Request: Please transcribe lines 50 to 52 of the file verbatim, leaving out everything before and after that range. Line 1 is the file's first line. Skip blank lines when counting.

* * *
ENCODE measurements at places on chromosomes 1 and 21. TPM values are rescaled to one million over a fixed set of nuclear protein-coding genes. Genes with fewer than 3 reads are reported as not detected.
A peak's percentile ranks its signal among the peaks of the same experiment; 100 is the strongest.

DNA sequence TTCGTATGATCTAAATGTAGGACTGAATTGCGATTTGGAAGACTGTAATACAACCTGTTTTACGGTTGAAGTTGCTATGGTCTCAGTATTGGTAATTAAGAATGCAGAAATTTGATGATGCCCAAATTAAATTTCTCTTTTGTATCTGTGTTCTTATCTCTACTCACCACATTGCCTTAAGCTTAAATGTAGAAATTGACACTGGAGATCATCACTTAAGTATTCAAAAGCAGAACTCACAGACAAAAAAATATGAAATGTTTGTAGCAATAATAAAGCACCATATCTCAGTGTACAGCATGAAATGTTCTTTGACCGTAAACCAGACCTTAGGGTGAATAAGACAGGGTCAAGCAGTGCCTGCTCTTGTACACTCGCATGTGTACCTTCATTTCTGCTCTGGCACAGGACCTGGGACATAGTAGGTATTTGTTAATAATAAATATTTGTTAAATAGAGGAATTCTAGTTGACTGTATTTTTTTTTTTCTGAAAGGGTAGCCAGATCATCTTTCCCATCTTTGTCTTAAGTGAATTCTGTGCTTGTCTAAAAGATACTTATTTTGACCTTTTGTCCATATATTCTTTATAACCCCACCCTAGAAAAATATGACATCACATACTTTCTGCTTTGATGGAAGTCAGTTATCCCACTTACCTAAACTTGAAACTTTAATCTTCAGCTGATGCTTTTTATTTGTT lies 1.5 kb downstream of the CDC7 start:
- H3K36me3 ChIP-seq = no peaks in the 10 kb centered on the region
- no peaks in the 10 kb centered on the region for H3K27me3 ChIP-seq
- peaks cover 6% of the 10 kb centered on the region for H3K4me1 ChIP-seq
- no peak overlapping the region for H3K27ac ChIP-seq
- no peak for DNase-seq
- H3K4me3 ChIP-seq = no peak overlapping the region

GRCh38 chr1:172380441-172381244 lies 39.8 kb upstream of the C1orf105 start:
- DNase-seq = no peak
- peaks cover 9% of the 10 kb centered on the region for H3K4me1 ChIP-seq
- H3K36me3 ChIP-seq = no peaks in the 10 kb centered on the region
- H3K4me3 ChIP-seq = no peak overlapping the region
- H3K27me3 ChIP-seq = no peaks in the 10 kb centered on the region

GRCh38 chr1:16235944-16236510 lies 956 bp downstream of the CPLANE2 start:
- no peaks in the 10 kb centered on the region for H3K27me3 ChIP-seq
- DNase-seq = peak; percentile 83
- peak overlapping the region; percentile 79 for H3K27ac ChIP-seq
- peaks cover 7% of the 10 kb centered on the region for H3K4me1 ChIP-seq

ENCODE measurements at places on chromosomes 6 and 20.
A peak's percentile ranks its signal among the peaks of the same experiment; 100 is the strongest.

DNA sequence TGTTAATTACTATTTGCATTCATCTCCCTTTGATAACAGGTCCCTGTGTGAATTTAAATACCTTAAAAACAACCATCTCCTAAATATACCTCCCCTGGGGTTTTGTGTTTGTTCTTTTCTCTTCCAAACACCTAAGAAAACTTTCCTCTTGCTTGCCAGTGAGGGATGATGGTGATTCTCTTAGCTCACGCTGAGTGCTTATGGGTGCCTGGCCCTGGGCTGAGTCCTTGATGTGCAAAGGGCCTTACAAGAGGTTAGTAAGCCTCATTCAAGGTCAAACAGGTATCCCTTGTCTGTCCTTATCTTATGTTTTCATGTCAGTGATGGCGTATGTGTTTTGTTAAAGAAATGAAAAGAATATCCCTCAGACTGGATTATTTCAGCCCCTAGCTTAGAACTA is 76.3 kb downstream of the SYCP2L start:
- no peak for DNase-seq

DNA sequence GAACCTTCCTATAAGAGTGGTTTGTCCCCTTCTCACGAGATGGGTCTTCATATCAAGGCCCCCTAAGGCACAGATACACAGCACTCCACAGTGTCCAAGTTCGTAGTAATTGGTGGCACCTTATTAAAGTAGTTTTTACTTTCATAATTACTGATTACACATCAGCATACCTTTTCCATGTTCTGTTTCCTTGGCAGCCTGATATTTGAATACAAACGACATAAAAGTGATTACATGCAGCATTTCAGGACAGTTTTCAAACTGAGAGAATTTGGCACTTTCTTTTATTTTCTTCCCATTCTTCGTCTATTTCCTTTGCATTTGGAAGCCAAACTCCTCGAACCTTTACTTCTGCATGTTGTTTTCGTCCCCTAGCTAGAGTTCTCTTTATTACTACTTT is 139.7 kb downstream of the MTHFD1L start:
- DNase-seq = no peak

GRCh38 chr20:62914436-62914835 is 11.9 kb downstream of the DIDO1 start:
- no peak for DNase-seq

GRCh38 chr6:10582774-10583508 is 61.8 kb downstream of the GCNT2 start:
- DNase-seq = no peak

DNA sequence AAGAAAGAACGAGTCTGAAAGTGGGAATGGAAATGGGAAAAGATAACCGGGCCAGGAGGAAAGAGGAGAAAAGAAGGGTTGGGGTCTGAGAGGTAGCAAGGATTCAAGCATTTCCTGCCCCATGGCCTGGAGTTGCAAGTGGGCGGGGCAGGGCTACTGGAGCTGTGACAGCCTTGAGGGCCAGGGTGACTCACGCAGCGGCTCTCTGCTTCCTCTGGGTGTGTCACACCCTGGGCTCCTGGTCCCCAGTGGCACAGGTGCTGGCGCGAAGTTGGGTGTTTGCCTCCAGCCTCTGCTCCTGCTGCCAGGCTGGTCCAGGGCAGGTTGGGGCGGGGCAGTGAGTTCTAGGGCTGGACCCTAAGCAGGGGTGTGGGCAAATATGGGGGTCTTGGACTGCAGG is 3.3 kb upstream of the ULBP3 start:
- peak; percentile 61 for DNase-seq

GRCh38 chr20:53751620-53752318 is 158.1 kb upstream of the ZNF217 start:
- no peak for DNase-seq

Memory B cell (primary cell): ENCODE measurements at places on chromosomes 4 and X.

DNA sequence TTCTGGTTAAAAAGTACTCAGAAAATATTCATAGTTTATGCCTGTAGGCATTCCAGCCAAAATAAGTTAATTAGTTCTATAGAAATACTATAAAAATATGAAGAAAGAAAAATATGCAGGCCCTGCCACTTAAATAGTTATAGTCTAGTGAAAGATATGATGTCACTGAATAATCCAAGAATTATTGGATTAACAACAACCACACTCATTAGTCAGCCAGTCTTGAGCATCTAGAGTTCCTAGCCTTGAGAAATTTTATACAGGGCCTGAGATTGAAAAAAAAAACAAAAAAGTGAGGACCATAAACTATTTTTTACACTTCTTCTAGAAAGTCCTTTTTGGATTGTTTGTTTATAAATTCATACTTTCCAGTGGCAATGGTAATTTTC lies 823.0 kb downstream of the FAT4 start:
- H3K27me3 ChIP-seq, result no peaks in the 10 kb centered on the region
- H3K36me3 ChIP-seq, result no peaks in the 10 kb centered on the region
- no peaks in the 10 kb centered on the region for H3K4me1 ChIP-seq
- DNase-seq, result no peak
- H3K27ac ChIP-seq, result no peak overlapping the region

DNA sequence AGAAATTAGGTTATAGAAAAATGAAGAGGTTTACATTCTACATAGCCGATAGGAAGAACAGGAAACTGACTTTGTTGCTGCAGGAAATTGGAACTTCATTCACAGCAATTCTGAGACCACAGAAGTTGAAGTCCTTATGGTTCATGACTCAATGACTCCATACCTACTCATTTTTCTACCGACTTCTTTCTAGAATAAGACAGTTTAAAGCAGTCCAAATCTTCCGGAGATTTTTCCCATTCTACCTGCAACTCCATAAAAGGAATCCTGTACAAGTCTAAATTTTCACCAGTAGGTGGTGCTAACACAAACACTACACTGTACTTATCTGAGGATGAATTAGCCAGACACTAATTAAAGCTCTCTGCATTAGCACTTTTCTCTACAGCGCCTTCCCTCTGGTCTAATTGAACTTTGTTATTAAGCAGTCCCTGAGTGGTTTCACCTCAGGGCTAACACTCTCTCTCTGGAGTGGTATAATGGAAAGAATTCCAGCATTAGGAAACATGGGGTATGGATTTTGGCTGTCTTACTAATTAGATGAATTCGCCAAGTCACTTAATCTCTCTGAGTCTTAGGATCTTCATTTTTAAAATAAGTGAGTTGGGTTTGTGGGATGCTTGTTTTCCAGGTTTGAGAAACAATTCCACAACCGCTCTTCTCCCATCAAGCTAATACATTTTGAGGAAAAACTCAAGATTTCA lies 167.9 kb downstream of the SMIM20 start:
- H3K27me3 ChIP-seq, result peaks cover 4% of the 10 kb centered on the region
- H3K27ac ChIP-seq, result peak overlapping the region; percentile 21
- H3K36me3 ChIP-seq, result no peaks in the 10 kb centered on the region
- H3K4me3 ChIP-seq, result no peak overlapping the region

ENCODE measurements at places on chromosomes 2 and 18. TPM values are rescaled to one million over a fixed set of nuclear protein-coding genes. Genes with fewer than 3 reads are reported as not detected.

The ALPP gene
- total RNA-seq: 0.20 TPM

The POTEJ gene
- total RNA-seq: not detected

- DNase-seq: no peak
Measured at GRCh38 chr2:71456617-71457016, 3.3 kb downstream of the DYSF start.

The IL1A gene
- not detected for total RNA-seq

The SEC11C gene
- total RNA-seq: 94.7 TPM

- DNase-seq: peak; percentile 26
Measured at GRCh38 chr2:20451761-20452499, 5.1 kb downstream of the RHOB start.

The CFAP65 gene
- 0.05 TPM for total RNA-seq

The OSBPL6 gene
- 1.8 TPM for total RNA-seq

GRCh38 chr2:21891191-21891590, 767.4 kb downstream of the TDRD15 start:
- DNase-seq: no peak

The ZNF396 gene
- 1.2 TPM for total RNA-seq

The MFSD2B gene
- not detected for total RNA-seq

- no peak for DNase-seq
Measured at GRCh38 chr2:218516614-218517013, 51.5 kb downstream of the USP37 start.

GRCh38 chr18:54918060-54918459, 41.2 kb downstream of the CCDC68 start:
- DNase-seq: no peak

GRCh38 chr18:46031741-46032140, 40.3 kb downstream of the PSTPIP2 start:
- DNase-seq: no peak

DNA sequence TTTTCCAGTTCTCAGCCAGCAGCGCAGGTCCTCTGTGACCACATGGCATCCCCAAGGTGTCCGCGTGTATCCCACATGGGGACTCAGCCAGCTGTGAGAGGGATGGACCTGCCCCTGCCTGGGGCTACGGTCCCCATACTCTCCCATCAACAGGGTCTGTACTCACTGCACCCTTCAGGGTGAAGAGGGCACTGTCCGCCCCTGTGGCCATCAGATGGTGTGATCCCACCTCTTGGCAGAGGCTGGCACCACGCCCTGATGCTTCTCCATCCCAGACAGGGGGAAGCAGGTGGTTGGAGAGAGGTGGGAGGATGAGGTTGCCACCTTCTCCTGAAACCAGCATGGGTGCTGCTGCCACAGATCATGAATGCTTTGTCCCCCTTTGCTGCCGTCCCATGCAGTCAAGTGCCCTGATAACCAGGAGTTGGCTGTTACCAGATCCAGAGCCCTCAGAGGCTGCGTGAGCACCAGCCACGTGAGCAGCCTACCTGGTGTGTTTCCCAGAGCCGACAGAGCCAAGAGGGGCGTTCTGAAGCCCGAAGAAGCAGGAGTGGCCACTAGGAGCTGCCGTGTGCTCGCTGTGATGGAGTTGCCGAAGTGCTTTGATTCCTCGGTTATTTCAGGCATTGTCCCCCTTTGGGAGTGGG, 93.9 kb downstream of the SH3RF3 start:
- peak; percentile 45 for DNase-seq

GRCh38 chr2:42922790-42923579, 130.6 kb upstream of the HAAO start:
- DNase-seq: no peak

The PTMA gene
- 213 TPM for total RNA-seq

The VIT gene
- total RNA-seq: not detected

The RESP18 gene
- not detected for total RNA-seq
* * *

The POTEJ gene
- total RNA-seq: not detected

- DNase-seq: no peak